In contemporary Saudi Arabia and Egypt, there is a form of marriage known as Nikah Misyar (normally translated as traveler's marriage). According to a recent article in Reuters: "Misyar appeals to men of reduced means, as well as men looking for a flexible arrangement -- the husband can walk away from a misyar and can marry other women without informing his first wife. Wealthy Muslims sometimes contract misyar when on holiday to allow them to have sexual relations without breaching the tenets of their faith. Suhaila Zein al-Abideen, of the International Union of Muslim Scholars in Medina, said almost 80 percent of misyar marriages end in divorce. ‘A woman loses all her rights. Even how often she sees her husband is decided by his moods,' she said"
In the Shia Muslim tradition, there is a similar institution called Nikah Mut'ah (marriage for pleasure), in which the marriage is entered into with a pre-ordained termination point, like a car rental. Often used as a sort of religious loophole in which prostitution and/or casual sex can fall within the bounds of religious requirements, does this, too, fall within the universally-accepted definition of marriage?
Apart from expectations of permanence or social recognition, what about virginity and sexual fidelity? Are they universal and integral parts of marriage? Apparently not. For many societies, virginity is so unimportant there isn't even a word for the concept in their language.
In his book, Anxious Pleasures: The Sexual Lives of an Amazonian People, anthropologist Thomas Gregor reports that on his most recent visit to the Mehinaku, "the thirty-seven adults were conducting approximately 88 extramarital affairs." The figure is inexact, he tells us, because "opinions vary within the village as to who is having a genuine affair, and who is engaging in an occasional liaison." After some back-of-the-envelope calculating, Gregor concludes, "The villagers' taste for extramarital liaisons is limited primarily by social barriers, such as the incest taboo, and only secondarily by personal preference. In short, village men and women tend to have relations with each other unless they are specifically prohibited from doing so by the rules of their culture."
Similarly, Cacilda Jethá (co-author of this blog) conducted a study of sexual behavior among villagers in rural Mozambique in 1990, finding that her study group of 140 men were involved with 87 women as wives, 252 other women as long-term lovers, and 226 additional women as occasional sexual partners, working out to an average of four on-going sexual relationships per man, in addition to whatever unreported casual encounters these men may have been having concurrently.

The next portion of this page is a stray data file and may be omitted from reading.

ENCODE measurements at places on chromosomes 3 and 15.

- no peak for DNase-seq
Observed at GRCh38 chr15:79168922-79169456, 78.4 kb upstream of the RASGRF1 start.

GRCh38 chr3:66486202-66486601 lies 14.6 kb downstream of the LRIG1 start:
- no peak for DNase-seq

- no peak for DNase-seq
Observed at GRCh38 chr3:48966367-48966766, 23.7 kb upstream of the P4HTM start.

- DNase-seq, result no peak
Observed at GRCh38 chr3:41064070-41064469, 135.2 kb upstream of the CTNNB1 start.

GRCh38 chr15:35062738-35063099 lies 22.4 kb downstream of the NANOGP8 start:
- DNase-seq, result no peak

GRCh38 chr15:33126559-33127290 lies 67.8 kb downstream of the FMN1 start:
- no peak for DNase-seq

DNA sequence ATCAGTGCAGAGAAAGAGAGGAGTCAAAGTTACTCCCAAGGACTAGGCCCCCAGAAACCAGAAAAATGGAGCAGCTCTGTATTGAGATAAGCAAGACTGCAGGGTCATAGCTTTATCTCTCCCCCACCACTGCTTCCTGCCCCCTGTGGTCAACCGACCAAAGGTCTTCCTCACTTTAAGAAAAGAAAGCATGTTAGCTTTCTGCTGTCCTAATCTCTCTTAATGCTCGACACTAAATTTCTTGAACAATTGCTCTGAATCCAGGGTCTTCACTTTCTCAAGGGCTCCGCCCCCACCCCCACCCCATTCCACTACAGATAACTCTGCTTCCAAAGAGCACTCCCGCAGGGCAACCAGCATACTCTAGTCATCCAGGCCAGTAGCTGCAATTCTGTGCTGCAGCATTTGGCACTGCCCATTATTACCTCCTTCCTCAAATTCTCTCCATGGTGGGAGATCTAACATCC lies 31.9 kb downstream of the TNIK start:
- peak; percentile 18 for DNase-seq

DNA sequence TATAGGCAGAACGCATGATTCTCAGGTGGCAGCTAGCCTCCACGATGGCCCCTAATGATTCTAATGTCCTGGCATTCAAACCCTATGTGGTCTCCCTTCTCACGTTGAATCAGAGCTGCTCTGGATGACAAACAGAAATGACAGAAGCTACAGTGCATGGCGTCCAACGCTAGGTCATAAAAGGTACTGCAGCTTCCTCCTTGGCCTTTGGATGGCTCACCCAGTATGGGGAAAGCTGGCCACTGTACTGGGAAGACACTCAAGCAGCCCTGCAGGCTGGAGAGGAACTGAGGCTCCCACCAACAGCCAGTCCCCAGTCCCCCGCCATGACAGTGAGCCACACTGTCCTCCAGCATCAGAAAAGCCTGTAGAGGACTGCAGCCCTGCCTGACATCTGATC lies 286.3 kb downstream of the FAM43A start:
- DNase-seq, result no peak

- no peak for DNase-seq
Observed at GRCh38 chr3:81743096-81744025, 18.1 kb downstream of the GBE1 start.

Among the Warao, another group living in the forests of Brazil, ordinary relations are periodically suspended and replaced by ritual relations, known as mamuse. During these festivities, adults are free to have sex with whomever they like. These relationships are considered to be highly honorable and to have a positive effect upon any children that might result.
In a fascinating New Yorker profile of the Pirahã and a few scientists who study them, journalist John Colapinto reports that, "though [they] do not allow marriage outside their tribe, they have long kept their gene pool refreshed by permitting their women to sleep with outsiders."
As these examples clearly show, many qualities typically considered essential components of marriage in the contemporary western usage are anything but universal: sexual exclusivity, property exchange, the intention to stay together through thick (much less thin), even that the two partners are of different biological sexes -- none of these are expected in many of the relationships considered to be marriage in cultures around the world.
So when defenders of traditonal marriage make their appeals to some universally-accepted notion of what marriage is, they're talking through their hats. No such institution exists, or ever has.